Speaking of which, I’ll have a “10 best things to do with your Newton” post coming up soon.

Two weeks with my Newton.

February 18th, 2008

Using a Newton everyday.

Two weeks ago, I decided to dedicate all my GTD, notetaking, scheduling, and day-to-day tasks using nothing but my Newton MessagePad 110.

I originally bought my MessagePad on eBay just to play around with, and see what all the fuss is about.  As I’ve worked on this Newton Poetry blog, however, I’ve developed quite an affection for the green machine.  Maybe it’s contagious, I don’t know.  But I figured if I really wanted to get to know my Newton, I had to use it everyday – not just for translating poetry.

The project began on Monday, Feb. 4, though not with a bang.  That first Monday, I mainly got acquainted with setting up calendar dates and making appropriate folders to store my notes.  Nothing special; just the basics. More… »

The sticky on-button method.

January 3rd, 2008

The Newton with the on button taped.

I went to the Newtonlist mailing group and got some direction on how to fix my MessagePad 110.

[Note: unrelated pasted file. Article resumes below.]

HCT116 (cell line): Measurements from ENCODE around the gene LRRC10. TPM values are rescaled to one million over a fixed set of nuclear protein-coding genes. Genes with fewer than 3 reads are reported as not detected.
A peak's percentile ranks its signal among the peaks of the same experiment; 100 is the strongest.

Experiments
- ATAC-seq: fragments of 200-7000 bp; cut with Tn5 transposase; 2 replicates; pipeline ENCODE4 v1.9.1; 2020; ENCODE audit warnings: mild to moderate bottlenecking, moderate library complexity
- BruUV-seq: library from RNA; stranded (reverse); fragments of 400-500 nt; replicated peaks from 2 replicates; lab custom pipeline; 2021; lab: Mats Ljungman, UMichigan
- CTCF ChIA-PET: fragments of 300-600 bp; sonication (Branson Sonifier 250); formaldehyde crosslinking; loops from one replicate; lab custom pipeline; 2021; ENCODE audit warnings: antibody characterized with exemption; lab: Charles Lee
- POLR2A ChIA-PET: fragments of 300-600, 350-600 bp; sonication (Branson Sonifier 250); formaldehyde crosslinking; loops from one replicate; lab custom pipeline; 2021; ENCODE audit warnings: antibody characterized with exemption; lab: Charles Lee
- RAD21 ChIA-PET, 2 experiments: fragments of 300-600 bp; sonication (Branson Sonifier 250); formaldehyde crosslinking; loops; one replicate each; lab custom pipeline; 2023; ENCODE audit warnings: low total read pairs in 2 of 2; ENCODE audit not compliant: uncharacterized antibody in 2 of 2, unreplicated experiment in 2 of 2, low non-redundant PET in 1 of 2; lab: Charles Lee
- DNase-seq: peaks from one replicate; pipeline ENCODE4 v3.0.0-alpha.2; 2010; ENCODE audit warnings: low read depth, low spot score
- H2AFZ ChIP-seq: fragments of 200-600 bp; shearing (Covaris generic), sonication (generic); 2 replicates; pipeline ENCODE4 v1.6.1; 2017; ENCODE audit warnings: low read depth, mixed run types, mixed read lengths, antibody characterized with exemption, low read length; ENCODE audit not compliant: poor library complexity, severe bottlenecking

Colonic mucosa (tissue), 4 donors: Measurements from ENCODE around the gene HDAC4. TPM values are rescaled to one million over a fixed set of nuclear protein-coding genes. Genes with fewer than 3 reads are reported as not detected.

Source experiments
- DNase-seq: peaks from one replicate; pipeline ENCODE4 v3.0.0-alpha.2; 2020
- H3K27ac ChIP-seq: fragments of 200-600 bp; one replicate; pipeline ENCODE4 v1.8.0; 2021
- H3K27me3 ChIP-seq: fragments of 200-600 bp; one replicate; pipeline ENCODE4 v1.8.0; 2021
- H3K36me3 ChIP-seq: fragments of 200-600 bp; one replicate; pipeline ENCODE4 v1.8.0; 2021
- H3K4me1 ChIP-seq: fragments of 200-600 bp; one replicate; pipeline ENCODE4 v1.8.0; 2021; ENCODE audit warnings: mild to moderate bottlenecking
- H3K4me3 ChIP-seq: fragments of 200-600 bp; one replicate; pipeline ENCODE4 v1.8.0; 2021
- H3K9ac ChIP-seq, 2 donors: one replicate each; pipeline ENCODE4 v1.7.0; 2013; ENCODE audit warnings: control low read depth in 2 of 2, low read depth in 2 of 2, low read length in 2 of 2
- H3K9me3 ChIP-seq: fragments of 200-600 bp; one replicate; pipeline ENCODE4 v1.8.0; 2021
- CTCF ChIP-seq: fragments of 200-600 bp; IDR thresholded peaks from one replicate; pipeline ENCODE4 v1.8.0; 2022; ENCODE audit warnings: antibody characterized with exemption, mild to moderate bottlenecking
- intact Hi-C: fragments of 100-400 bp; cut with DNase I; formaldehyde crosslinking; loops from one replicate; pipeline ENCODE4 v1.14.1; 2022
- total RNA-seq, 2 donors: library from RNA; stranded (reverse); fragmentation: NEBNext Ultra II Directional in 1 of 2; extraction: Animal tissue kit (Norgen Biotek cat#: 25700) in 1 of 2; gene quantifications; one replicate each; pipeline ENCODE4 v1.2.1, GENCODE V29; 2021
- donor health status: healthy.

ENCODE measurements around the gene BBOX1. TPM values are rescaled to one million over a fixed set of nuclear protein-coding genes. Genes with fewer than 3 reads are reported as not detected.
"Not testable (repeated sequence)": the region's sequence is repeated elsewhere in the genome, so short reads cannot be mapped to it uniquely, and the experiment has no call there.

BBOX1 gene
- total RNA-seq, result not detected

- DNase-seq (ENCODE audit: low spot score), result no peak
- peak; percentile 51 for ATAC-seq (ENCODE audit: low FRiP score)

Member Sonny, I presume of Flickr fame, sent me this:

Have you tried having the MP110 without any AA batteries then holding the power switch for about 60 seconds then holding the reset for about another 60 seconds? Leave the MP110 as is for about a day or two then try powering up with a Newton Adapter or a fresh set of Duracell AA batteries…

Sonny also pointed me in this direction, which gives a similar set of instructions. But those definitely didn’t work.

This weekend I’ll pick up a fresh set of batteries. I also have to grab a recharger, but I want to get something quality, like the MAHA I’ve heard so many good things about.

I think that’ll be the lasts straw. If I can’t get the Newton running after Sonny’s advice and the new batteries, I’ll cash it in and spring for a 2×00 series model.